Grokr is clearly modelled on Google's service but offers one key difference. Whereas Google Now pulls in the information it knows about you directly from Google's own products (Gmail, Calendar etc.), Grokr's intuitive abilities instead rely on data you enable it to access from other online properties (of which there are approximately 50, including Twitter, Facebook and LinkedIn) in addition to plotting your whereabouts via GPS and location services.
In keeping with its inspiration being heavily drawn from Google Now, Grokr's predictive portfolio of information and recommendations relevant to you is similarly broad, with Grokr 'tiles' replacing Google Now's 'cards'.
The commute tile keeps you abreast of traffic conditions and estimated travel times based on your destination and commute patterns; the location tile keeps you informed about things around you like businesses, public events, restaurants and so forth; plus there's a weather tile, sports, and a number of news functions related to news tailored to you, trending items and major headlines.
If you don't like the kinds of updates you're receiving, you can refine your feeds.
There have been a huge number of uninspired and mostly forgettable Siri clones for both iOS and Android in the past year or so, but this relatively new app (released last December) looks to hold considerable potential.
Powered by Nuance's Dragon voice-recognition software, the soon-to-launch MindMeld is an innovative-looking group chat app for iPad — kind of like Skype — but with a unique twist: MindMeld 'listens' to the conversations you're having with friends and in turn displays an interactive Pinterest-style board of related information on your tablet.
According to its makers, Expect Labs, MindMeld can understand what people in the call are talking about and identify key conversational topics.
From there, the software automatically brings up related pictures, videos, articles and information from the web and displays them on your tablet.
If you see something on the screen that's particularly relevant (for example, the location of a restaurant you've been discussing or a particular news story you want your friend to see), you can simply swipe it to share with others in the chat or on social networks.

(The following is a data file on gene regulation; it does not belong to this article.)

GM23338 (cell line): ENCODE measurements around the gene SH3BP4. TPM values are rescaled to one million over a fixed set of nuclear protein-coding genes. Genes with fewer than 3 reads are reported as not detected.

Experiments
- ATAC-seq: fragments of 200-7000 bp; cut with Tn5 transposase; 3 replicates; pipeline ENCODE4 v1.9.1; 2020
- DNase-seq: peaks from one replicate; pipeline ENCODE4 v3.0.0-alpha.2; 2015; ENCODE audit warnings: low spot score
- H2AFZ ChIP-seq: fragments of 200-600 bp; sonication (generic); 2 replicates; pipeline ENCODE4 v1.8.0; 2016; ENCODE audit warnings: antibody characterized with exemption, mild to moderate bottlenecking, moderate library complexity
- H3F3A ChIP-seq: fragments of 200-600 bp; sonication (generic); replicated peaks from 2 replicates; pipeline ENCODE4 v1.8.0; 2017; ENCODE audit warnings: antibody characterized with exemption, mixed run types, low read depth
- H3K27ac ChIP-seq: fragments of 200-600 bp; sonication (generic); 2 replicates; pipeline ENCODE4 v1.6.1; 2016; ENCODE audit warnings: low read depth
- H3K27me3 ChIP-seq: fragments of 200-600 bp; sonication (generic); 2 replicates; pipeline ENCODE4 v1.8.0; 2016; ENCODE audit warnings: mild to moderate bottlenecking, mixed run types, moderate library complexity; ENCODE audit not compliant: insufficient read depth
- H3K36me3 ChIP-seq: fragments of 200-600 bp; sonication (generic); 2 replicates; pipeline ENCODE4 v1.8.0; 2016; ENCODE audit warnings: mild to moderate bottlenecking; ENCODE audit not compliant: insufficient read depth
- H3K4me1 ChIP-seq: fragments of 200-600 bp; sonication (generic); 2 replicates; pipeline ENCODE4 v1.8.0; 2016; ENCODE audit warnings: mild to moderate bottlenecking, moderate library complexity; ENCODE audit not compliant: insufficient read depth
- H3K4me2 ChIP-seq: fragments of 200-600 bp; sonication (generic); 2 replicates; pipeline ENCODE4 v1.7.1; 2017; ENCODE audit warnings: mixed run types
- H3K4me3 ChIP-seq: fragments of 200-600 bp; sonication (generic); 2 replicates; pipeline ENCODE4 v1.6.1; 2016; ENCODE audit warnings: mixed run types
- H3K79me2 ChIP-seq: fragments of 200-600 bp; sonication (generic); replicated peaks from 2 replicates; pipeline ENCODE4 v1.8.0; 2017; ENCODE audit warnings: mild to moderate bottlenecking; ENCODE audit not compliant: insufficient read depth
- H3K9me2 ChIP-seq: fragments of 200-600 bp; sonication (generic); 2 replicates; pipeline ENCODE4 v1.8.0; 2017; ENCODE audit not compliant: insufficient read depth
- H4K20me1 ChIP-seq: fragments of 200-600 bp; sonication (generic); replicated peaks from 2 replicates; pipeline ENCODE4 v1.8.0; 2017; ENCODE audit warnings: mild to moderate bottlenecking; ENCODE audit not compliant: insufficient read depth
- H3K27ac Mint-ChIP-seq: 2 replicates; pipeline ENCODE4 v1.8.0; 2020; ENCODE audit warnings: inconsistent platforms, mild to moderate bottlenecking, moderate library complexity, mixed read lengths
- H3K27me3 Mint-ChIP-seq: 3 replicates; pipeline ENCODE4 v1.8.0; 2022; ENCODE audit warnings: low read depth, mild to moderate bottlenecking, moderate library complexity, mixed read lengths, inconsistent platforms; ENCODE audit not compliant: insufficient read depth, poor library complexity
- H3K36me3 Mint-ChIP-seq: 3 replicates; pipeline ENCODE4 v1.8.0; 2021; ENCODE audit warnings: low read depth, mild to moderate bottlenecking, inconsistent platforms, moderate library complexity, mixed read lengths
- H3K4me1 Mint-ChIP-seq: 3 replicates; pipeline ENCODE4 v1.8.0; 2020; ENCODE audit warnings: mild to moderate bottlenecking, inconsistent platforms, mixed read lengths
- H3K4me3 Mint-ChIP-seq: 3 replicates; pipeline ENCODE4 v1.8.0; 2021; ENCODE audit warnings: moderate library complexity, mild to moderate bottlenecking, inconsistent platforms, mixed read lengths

While the idea of a silent, HAL-like eavesdropper might seem a bit creepy at first, it's really no different to the sort of automatic text scraping Gmail has been doing to our private email correspondence for close to a decade (used to generate relevant advertising, which may also end up being the case here).
All up, MindMeld is looking very Star Trek — including the name, borrowed from a certain Vulcan's penetrating telepathy technique.
An Android version is said to be in the works, and video chat (in addition to just voice chat) is also expected to be incorporated in the future.
Izik is another newcomer and is the first touch-friendly search engine created specifically for tablets.
Izik (a reference to Isaac Newton) displays information in rows that can be swiped easily with your thumbs from left to right and vice versa.
This is a much more user-friendly way of navigating a search engine when your hands are holding up a tablet.
But Izik is trying to be more than a touch-friendly search engine. When designing Izik, its developers, US-based Blekko (who run the blekko search engine that focuses on delivering spam-free results), also took into account how people use search on tablets.
It discovered the obvious: that search engines on desktop computers tend to be used for work and on tablets for fun and exploration, so it's tailored its tablet search engine to deliver a more image-rich layout which also allows for easier discovery of related content.
In fact, Izik is really a cross between a search engine and a tablet magazine, with each query generating its own set of categories that you can follow.
So, for instance, search 'Kylie Minogue' and the results are broken up into various categories than range from 'Latest news' to 'Gossip' and 'Lyrics'.
Izik is available as an app for iPad and Android tablets.
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